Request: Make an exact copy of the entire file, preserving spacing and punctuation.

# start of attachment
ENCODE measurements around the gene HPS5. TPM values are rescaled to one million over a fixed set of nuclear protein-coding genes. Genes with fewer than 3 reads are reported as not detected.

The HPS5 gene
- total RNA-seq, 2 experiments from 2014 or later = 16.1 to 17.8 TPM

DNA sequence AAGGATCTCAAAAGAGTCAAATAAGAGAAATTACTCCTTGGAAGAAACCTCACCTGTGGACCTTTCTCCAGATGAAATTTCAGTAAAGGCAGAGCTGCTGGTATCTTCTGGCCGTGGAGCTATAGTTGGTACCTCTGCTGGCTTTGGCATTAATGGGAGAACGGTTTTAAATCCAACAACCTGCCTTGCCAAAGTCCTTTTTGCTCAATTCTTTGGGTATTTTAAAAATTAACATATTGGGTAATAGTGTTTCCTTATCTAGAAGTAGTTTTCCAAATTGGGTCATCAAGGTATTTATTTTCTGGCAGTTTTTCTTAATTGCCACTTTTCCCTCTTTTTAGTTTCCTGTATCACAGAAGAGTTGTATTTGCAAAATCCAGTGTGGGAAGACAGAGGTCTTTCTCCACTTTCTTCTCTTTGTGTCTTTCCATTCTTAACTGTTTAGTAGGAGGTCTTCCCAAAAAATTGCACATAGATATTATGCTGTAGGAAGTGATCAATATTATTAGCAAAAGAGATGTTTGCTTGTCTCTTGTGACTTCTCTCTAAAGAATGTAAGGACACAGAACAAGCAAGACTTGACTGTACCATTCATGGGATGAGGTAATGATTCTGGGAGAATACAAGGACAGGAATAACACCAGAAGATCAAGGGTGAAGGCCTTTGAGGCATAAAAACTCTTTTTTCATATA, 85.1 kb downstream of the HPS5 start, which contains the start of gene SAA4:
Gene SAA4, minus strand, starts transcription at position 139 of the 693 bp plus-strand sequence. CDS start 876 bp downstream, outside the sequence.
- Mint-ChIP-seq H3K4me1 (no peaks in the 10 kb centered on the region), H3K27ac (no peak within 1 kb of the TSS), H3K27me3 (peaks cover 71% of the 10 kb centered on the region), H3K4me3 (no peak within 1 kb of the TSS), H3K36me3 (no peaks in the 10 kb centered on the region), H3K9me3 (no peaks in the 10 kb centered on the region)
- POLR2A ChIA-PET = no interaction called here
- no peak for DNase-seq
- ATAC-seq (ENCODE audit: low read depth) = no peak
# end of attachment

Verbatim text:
ENCODE measurements around the gene HPS5. TPM values are rescaled to one million over a fixed set of nuclear protein-coding genes. Genes with fewer than 3 reads are reported as not detected.

The HPS5 gene
- total RNA-seq, 2 experiments from 2014 or later = 16.1 to 17.8 TPM

DNA sequence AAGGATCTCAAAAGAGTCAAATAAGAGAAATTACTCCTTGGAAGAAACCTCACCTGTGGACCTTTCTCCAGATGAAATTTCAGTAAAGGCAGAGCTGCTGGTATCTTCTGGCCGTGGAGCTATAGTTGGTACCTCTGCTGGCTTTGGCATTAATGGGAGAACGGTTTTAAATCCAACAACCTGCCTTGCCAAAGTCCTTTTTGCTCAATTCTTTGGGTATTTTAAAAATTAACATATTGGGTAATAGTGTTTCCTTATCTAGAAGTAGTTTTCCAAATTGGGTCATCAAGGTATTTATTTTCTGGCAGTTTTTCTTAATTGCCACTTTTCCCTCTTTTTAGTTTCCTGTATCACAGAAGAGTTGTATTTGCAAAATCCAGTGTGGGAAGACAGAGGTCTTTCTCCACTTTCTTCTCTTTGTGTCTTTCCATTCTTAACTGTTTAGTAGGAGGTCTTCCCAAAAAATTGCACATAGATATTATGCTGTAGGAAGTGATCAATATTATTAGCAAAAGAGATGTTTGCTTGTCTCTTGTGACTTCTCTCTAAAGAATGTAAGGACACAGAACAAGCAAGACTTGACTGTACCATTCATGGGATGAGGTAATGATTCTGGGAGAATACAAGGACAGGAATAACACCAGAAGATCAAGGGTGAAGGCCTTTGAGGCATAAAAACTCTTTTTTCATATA, 85.1 kb downstream of the HPS5 start, which contains the start of gene SAA4:
Gene SAA4, minus strand, starts transcription at position 139 of the 693 bp plus-strand sequence. CDS start 876 bp downstream, outside the sequence.
- Mint-ChIP-seq H3K4me1 (no peaks in the 10 kb centered on the region), H3K27ac (no peak within 1 kb of the TSS), H3K27me3 (peaks cover 71% of the 10 kb centered on the region), H3K4me3 (no peak within 1 kb of the TSS), H3K36me3 (no peaks in the 10 kb centered on the region), H3K9me3 (no peaks in the 10 kb centered on the region)
- POLR2A ChIA-PET = no interaction called here
- no peak for DNase-seq
- ATAC-seq (ENCODE audit: low read depth) = no peak